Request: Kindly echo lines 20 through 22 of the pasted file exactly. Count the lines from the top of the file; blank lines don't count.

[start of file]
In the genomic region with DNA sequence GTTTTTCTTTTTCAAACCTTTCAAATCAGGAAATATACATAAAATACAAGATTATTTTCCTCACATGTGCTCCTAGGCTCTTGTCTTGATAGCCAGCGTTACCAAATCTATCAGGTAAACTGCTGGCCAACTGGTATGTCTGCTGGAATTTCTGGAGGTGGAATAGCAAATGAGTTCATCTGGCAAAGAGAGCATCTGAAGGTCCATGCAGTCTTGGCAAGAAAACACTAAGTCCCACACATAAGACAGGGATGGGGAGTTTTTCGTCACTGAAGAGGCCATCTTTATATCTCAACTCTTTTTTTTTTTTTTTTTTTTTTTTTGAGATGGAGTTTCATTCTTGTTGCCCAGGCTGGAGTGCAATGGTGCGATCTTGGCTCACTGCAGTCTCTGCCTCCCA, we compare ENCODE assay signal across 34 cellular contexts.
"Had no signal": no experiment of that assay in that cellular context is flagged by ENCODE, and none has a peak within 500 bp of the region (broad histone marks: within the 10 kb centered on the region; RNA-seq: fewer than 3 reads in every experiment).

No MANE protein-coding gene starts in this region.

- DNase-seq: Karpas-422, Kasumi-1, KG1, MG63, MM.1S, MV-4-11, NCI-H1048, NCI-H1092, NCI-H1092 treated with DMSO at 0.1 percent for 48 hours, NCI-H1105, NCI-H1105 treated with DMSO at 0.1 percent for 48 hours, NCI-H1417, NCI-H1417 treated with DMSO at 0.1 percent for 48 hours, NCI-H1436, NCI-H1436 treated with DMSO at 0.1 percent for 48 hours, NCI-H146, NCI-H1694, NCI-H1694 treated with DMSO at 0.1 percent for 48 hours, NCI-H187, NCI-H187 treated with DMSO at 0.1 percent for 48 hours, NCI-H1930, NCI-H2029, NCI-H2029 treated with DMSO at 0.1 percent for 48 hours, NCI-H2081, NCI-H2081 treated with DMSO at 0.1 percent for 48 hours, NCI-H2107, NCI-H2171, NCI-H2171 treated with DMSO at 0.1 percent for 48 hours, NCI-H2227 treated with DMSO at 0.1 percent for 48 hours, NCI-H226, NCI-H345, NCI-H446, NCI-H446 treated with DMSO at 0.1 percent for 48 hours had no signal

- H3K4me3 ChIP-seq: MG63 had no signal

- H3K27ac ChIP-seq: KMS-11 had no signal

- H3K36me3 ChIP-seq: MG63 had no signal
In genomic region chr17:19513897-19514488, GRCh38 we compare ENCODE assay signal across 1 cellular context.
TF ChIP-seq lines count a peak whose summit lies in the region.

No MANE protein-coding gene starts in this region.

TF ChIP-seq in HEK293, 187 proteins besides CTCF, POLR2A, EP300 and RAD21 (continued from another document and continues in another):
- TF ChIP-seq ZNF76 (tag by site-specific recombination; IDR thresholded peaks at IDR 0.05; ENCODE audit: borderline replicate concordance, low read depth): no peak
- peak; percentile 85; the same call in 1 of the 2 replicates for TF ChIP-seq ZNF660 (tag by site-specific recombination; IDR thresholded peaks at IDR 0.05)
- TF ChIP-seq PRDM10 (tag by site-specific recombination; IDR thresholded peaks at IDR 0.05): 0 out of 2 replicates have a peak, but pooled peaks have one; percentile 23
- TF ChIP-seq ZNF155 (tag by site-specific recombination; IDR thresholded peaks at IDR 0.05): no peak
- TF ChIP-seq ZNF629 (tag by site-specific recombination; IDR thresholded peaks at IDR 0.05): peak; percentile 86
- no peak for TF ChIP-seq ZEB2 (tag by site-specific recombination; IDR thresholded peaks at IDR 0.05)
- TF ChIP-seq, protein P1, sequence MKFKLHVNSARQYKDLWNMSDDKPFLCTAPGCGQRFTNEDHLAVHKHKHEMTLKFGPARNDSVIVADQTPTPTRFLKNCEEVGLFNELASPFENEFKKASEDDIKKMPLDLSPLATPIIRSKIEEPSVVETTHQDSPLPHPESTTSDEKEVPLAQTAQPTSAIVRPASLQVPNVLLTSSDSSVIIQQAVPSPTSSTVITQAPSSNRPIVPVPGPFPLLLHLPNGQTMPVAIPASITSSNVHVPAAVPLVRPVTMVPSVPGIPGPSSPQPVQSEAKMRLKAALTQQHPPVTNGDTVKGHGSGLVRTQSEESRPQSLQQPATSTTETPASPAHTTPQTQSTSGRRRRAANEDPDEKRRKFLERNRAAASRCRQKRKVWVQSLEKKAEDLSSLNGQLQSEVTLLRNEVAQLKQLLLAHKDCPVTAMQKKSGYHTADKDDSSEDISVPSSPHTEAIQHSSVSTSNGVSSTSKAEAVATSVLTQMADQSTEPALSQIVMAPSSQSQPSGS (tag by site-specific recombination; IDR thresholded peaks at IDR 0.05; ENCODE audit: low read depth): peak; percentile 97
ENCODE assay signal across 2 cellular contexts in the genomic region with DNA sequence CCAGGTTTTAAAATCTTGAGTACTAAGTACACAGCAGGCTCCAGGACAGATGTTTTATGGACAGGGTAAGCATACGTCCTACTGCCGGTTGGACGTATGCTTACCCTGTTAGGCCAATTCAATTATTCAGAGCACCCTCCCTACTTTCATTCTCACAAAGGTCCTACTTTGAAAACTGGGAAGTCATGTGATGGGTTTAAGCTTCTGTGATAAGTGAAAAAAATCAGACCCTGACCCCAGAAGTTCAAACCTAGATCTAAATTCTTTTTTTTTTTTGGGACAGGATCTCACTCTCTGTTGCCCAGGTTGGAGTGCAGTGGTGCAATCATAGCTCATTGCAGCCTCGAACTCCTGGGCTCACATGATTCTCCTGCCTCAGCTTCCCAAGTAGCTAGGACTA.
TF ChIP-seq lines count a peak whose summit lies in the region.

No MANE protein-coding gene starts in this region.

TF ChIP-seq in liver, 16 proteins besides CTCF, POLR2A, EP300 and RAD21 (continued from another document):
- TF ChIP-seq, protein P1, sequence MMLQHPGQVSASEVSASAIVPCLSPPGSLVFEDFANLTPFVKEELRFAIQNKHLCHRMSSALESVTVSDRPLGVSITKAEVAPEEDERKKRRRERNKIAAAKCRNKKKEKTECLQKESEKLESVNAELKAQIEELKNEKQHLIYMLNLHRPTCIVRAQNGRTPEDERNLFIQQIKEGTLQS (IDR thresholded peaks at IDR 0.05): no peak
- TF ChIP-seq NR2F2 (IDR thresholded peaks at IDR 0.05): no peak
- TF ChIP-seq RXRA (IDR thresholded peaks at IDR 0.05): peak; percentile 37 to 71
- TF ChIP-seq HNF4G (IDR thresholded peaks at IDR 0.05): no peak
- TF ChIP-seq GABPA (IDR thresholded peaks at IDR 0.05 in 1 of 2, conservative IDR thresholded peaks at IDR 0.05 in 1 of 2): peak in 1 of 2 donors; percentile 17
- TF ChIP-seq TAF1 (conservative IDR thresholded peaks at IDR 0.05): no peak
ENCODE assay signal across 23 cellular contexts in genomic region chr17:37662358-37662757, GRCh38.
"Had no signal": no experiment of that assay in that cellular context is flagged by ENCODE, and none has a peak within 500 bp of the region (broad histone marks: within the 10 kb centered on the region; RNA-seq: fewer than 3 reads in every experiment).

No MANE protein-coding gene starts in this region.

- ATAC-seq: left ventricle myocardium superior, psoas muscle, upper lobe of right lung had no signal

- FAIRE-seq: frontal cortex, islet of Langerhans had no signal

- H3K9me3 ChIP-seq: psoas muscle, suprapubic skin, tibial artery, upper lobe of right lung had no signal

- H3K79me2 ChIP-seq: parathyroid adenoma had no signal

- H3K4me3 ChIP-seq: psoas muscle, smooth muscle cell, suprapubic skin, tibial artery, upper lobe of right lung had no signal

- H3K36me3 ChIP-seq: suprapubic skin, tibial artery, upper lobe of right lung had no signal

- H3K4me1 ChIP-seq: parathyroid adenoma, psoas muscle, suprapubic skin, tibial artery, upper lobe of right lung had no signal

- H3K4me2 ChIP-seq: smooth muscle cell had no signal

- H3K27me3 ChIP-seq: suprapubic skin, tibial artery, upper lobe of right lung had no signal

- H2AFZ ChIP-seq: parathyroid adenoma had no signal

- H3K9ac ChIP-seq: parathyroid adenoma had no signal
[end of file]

TF ChIP-seq lines count a peak whose summit lies in the region.

No MANE protein-coding gene starts in this region.

TF ChIP-seq in liver, 16 proteins besides CTCF, POLR2A, EP300 and RAD21 (continued from another document):